A Real Property Report (RPR) is a legal document that provides a detailed representation of the boundaries and improvements on a property. It is provided by a land surveyor who has to be a member of the Alberta Land Surveyors Association. The RPR includes a description of the property’s physical boundaries, as well as improvements, such as buildings & structures.

Real Property Reports are required in real estate transactions and ensure that the property at hand is accurately described. This is taking into consideration that the seller is aware of any encroachments on the property, and the property is not extending over any neighboring lands.

Here is a brief overview of everything you need to know about Real Property Reports:

Who Needs A Real Property Report?
Property owners are the first people who need an RPR that helps them assess the improvements made within the boundaries of the property, encroachments made on adjacent properties and the property’s compliance with the municipal code. Buyers, on the other hand, should demand a RPR that displays the boundaries and improvements on a property, issues or potential construction problems with the property, and offer a general view of the property for sale.

Municipal authorities too will demand a RPR that helps assess whether or not the property complies with the municipal code, during a sale. While mortgage lenders will ask a RPR to look for potential problems on a property before registering a mortgage.

What Is The Validity Of a Real Property Report?
The validity of a Real Property Report (RPR) can vary depending on a few factors, including the jurisdiction in which the property is located as well as any applicable laws and regulations. In general, though, the report is valid as long as there are no new improvements on a property or the adjacent property. Upgrades such as decks or a garage also constitute a reason to get your Real Property Report updated.

What Does a Real Property Report Include & How Does It Protect You?
A RPR consists of the legal description and location of a property, orientation and dimensions of a property, improvements made on the property, certification from a land surveyor and permits stamps from the municipal authority.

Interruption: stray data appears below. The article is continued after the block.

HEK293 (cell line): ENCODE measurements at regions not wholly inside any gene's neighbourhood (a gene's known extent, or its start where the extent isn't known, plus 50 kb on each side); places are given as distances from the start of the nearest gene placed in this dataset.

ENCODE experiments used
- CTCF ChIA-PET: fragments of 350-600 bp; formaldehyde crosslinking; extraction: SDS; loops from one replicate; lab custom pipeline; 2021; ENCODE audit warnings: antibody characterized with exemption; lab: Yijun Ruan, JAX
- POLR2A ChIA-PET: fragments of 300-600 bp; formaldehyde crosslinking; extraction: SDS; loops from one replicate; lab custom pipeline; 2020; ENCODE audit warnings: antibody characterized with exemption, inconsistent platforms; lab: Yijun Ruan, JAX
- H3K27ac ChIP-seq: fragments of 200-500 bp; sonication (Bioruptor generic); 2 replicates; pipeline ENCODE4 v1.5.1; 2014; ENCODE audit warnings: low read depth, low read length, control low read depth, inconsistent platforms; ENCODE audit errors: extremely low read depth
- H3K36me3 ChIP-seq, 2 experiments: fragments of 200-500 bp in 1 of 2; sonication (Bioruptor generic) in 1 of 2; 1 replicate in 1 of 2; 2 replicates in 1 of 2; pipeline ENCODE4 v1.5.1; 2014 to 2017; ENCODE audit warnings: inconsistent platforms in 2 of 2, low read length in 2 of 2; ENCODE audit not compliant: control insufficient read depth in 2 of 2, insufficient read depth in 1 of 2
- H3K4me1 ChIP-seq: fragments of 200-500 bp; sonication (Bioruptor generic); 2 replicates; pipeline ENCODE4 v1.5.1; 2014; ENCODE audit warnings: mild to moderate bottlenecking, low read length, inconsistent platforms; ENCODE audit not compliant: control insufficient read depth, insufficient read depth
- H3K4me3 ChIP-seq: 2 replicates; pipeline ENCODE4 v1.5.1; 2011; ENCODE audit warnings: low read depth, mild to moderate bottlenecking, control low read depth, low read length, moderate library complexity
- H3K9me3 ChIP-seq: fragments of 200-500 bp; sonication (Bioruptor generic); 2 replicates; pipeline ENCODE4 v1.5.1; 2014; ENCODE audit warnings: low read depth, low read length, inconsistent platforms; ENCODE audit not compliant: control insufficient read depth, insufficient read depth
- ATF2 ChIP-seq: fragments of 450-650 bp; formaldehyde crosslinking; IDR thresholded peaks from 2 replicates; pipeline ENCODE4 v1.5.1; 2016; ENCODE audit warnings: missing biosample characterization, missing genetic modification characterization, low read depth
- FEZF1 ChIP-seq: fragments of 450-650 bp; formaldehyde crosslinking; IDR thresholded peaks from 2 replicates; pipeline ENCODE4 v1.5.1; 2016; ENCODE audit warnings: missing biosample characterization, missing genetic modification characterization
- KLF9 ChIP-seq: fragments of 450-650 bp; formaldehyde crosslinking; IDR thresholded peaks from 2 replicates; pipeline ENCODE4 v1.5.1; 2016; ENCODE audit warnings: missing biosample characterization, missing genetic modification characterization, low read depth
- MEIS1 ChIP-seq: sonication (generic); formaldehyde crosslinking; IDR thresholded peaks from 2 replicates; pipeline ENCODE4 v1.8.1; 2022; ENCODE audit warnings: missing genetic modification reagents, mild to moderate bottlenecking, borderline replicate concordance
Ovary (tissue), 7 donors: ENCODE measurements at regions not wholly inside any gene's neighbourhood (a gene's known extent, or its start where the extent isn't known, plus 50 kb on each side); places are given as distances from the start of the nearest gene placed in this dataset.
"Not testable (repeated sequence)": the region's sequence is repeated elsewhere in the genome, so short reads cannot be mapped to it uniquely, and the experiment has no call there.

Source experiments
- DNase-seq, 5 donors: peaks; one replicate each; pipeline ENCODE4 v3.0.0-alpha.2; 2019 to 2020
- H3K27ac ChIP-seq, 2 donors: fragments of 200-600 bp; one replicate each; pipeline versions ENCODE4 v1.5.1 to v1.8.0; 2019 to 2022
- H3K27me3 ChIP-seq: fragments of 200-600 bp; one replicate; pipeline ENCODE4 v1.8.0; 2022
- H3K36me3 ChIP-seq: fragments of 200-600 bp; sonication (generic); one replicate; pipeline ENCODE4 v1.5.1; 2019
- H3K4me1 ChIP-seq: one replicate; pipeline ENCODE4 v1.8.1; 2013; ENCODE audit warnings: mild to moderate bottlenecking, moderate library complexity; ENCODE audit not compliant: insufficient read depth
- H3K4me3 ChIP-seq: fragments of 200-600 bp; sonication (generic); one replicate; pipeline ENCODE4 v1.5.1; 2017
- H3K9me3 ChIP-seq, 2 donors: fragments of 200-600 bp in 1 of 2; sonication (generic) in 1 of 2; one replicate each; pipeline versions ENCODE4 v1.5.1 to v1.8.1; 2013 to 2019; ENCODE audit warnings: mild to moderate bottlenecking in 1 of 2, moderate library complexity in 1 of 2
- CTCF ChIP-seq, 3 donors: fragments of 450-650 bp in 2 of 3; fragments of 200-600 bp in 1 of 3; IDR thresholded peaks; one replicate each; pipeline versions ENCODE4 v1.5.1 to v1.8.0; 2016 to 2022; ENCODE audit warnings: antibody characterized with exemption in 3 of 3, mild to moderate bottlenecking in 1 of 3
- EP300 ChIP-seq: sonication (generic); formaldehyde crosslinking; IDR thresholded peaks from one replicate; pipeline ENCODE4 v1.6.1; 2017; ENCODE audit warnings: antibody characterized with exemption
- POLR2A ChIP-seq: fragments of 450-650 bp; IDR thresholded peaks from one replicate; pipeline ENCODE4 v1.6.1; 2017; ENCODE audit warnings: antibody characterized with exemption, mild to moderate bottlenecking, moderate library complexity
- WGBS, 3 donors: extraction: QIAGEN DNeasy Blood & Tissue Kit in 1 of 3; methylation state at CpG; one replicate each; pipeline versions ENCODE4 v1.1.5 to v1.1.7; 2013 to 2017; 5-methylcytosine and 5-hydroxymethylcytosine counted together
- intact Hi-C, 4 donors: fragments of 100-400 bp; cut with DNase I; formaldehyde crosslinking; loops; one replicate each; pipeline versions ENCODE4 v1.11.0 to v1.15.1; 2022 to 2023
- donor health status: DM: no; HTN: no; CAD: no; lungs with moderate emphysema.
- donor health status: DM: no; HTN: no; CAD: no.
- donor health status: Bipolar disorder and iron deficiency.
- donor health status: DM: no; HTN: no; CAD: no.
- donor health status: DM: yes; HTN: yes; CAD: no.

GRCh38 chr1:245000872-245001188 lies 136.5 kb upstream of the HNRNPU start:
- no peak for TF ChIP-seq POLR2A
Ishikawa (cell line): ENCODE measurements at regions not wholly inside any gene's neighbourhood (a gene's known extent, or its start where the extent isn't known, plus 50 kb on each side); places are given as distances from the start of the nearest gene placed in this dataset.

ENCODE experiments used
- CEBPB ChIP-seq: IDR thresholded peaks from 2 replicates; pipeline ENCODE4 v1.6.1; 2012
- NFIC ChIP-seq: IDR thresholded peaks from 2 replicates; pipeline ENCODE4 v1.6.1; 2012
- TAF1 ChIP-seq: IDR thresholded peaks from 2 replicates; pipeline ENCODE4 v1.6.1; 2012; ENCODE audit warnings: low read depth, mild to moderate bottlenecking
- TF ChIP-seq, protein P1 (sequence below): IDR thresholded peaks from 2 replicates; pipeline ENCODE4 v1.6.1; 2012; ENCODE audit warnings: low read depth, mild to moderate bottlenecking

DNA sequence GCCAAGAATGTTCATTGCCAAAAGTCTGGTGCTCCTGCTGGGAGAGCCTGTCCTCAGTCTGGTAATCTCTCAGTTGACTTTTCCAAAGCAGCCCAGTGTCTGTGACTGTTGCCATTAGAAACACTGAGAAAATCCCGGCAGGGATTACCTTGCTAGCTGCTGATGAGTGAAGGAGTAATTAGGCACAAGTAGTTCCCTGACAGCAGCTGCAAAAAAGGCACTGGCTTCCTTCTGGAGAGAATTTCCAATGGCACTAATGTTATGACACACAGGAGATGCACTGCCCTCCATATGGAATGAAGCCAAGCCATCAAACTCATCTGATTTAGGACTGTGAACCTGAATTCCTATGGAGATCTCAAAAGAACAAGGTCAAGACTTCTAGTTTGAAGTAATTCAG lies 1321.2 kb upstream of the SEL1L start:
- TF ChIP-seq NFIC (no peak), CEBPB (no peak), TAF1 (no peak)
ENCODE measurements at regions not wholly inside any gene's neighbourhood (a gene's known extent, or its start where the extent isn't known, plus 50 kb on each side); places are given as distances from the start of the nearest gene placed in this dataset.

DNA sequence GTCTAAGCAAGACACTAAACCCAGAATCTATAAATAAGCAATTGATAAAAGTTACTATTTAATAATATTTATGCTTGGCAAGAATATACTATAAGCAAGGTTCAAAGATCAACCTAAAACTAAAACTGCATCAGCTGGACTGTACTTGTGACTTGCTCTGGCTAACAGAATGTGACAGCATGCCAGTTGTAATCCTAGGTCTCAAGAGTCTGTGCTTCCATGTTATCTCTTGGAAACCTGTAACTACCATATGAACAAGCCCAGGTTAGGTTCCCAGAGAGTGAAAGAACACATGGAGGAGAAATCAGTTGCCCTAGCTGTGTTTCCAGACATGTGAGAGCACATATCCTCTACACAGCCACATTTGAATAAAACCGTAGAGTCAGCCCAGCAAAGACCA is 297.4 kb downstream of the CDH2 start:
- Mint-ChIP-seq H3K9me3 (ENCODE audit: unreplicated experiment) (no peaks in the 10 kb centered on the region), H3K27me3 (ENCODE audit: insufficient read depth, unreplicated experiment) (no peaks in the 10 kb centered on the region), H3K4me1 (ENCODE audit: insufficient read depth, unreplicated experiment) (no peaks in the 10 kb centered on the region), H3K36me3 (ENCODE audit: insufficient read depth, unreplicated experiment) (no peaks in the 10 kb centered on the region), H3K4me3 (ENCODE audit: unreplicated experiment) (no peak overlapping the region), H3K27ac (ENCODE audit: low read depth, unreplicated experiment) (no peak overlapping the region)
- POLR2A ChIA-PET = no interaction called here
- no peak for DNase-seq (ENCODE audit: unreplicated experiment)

A Real Property Report informs the parties involved about any violations on a property that can lead to legal disputes if discovered later. As a seller, having an RPR can save you a ton of fortune that would’ve been spent on legal obligations, while a seller is benefited from an RPR since it offers them an accurate view of what they’re purchasing instead of discovering any issues later.

Title Insurance vs Real Property Reports- What’s Better?
Title insurance is a type of insurance policy that provides protection to property owners and lenders in case of any issues with the ownership or title of a property. It is typically purchased during the home-buying process and can provide coverage for a wide range of potential issues, such as unpaid taxes, undisclosed heirs, and other title defects.

The validity of title insurance ends as soon as a property is sold, while the validity of RPR isn’t affected by a sale as long as there are no improvements made on the property. In addition, an RPR ensures that both the buyer and seller have confirmed the technicalities of a property and that it meets the necessary requirements, while insurance doesn’t offer that certainty.

A Real Property Report comes out to be a much better alternative in comparison to title insurance. Equally important is choosing a reputable land surveyor, such as Core Geomatics in the province of Canada, who comes with over a decade of experience and expertise in the field, offering high-quality RPRs at effective prices.

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